Other security features, such as the updated firewall and more esoteric, internal fixes like Address Space Layout Randomization, are interesting but by no means compelling. Most IT shops have implemented a proper hardware firewall solution or third-party software for mobile/remote users, and address-based code exploits usually require some degree of social engineering to get them to work – a phenomenon even Vista can't thwart.
Decision: From a security standpoint, there's just not a lot to compel XP shops to upgrade. Many of the issues addressed by Vista have already been resolved under Windows XP using in-house applications or third-party tools.
Round 2: Manageability
One of the key drivers for Windows 2000 adoption, and later Windows XP adoption, was the debut of Active Directory and its Group Policy framework. For the first time, IT shops could address the myriad configuration management issues that plagued traditional, fat client installations, using a standardized, centralized repository of rules and restrictions. Vista adds a few extensions to this mechanism. However, as with the aforementioned security improvements, many of these issues have already been resolved.
For example, Vista adds support for locking down block devices at the client level. This is a useful feature – you can restrict users from accessing certain external media devices, such as CD driver or USB keys – but it's another XP loophole that was closed long ago by third-party management agents. Likewise, the inability to install printer drivers using a non-administrator account – something Vista now allows via a Group Policy extension – was resolved directly by many large IT shops, in some cases through the creation of their own elevation utilities.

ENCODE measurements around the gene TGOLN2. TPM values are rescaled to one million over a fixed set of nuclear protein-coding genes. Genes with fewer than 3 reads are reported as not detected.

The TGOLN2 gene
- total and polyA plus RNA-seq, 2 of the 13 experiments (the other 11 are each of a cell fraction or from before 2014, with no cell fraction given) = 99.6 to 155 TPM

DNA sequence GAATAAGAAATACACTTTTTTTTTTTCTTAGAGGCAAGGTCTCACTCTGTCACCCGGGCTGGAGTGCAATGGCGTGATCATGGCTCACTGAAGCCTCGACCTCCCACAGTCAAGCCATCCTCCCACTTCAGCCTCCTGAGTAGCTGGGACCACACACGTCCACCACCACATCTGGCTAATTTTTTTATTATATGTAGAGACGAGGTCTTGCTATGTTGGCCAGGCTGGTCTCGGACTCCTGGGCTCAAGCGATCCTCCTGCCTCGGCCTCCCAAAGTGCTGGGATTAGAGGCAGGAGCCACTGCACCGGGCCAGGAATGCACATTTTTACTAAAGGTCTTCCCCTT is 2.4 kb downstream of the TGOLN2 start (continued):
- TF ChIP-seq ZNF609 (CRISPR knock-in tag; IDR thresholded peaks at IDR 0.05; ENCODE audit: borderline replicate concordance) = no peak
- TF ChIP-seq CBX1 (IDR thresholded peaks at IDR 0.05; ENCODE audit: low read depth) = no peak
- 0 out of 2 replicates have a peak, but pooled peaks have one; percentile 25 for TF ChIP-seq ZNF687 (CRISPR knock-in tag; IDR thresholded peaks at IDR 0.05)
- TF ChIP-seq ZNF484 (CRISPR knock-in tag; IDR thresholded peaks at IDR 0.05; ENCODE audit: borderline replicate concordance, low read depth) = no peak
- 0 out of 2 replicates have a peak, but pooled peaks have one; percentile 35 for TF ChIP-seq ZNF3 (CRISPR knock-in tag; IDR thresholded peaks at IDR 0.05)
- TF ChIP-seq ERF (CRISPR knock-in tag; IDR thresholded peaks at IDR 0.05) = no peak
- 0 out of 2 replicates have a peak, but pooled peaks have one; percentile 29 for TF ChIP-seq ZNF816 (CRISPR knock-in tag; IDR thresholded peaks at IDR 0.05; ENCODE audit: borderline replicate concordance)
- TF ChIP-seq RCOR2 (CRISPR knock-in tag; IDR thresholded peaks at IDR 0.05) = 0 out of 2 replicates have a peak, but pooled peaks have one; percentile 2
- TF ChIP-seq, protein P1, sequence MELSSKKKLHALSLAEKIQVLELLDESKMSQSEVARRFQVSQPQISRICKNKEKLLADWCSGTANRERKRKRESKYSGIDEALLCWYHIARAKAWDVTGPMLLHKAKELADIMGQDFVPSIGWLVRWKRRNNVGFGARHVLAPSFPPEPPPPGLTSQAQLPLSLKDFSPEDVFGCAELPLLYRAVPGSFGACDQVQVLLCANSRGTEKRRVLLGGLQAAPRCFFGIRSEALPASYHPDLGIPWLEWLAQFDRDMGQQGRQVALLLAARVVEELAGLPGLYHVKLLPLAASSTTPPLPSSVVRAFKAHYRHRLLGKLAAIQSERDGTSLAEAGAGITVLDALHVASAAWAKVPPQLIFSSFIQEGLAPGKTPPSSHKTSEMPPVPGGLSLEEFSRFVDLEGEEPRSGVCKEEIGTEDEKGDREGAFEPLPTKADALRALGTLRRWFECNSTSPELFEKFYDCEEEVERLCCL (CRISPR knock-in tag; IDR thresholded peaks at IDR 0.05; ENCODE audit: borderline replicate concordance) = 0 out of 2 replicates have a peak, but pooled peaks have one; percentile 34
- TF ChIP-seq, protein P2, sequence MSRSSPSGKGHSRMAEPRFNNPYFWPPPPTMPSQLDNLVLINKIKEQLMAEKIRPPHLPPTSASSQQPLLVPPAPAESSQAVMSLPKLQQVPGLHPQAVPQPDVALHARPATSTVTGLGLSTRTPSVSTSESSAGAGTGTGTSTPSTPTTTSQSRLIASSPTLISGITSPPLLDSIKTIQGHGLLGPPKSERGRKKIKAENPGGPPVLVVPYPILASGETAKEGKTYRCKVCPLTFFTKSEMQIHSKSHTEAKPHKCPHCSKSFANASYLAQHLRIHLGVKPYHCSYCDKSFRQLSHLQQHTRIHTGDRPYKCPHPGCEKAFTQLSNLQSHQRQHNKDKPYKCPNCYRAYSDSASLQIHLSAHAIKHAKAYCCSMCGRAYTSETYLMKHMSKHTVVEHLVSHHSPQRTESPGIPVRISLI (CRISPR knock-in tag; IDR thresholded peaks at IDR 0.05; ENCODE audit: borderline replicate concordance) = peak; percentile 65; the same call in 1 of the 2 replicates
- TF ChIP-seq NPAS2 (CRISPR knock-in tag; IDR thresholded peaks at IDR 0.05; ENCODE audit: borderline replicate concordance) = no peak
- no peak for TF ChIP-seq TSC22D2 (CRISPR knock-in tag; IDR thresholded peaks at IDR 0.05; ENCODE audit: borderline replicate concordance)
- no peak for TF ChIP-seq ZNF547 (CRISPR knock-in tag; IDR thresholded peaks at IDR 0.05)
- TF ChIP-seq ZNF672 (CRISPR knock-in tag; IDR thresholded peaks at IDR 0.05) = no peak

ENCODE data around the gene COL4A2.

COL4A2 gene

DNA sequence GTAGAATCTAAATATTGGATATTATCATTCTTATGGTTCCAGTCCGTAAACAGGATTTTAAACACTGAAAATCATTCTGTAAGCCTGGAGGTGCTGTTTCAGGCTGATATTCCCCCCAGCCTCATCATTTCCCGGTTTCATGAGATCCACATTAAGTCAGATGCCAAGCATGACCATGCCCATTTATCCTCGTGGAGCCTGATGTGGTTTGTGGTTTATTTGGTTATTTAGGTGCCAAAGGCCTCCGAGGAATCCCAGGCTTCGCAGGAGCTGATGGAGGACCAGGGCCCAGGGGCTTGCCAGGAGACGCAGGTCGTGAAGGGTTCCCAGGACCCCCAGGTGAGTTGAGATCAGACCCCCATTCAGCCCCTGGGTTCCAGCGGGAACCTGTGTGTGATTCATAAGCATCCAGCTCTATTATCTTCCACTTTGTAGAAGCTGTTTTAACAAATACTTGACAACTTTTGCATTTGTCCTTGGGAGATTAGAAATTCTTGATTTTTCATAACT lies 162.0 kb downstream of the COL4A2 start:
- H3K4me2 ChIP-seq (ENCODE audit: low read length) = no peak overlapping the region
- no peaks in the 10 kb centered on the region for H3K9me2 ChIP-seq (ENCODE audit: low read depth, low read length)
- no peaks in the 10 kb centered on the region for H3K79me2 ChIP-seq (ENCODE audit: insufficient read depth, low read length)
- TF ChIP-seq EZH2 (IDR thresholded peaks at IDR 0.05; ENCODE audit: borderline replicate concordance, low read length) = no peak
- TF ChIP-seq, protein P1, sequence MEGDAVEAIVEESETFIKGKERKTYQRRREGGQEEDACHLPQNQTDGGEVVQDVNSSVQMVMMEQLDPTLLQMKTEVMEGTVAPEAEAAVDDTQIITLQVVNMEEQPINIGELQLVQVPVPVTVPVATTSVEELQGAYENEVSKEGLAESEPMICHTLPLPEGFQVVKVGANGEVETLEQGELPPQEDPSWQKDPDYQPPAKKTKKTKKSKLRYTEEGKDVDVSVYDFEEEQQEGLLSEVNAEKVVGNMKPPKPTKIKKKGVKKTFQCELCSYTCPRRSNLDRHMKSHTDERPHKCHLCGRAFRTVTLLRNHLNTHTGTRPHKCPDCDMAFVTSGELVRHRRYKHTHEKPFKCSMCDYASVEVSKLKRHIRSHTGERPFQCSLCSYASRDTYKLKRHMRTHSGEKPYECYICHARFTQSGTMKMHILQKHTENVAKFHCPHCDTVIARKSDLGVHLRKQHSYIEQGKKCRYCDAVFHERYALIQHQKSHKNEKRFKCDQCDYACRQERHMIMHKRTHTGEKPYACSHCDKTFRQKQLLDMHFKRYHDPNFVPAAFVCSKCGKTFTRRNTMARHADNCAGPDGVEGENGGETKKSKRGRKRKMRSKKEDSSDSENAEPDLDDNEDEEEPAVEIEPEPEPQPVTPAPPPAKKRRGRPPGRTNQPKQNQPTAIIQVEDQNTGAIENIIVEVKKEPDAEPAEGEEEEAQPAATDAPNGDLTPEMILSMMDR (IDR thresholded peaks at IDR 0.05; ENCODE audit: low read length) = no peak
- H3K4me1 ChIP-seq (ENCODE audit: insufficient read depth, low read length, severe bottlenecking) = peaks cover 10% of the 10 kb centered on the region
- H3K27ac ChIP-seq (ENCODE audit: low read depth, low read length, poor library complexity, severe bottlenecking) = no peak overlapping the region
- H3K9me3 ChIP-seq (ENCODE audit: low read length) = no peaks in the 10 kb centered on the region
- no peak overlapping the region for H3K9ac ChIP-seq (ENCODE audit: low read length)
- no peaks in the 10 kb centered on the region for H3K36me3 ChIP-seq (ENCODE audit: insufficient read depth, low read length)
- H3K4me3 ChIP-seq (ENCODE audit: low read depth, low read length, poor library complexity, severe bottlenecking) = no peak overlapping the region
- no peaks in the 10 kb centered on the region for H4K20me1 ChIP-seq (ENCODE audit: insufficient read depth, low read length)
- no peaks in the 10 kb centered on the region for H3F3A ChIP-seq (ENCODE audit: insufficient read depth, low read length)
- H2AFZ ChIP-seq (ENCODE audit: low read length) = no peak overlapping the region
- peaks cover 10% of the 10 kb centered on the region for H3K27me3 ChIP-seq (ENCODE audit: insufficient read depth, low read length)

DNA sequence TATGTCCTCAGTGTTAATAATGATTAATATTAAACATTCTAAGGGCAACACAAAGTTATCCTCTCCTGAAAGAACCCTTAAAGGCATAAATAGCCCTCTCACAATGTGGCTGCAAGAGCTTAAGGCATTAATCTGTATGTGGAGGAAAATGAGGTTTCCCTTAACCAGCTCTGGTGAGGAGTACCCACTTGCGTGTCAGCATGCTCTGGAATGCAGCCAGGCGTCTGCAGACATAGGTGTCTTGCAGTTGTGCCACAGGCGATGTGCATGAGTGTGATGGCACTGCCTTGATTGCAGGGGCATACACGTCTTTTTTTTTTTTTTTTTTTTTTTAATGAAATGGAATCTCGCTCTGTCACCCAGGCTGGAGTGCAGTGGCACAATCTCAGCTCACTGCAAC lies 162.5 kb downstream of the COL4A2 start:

On the management tools front, there is a dearth of new Vista-specific features, either from Microsoft or from major third-party framework vendors. In fact, outside of support for Vista's new image-based installation and deployment mechanism, which is one of the product's few noteworthy manageability improvements, there's little incentive to move to Vista from a purely systems management perspective. The image-based installation model makes it easier for IT to capture a “golden” working image of their runtime configuration, and then spin this out to multiple systems regardless of the underlying hardware. This was a real challenge under XP, so definitely a point to Vista, but given the myriad third party installation and provisioning tools (one or more of which are probably in use at any given IT shop) it’s no TKO.
Decision: Moving to Vista provides little or no ROI from a systems management perspective. Yes, the new image-based installation model is a welcome addition. However, the lack of significant innovation in other areas makes Vista's management story less than compelling.
Round 3: Reliability
With so much attention being paid to the more visible changes in Vista – UAC, Aero, the revised Explorer GUI – the tweaks Microsoft made under the hood have gotten little press. To be sure, Microsoft did some retrofitting with Vista. Heap management has improved. The power management subsystems have been completely rewritten. I/O tasks can be configured to run at a low priority, and they can even be canceled in certain situations, improving the user experience during background service processing, network timeouts, and so on.
There's no question this is all good stuff. However, from a practical standpoint, the changes are far from earthshaking. In fact, you'd be hard-pressed to point out examples of their impact during day-to-day operation. The lone exception: low-priority I/O, which is helpful during initial OS startup because Vista loads so many more background services than Windows XP. In other words, Microsoft needed something to offset all of that additional startup processing. If Vista boots before you return with your cup of coffee, you have I/O prioritization to thank.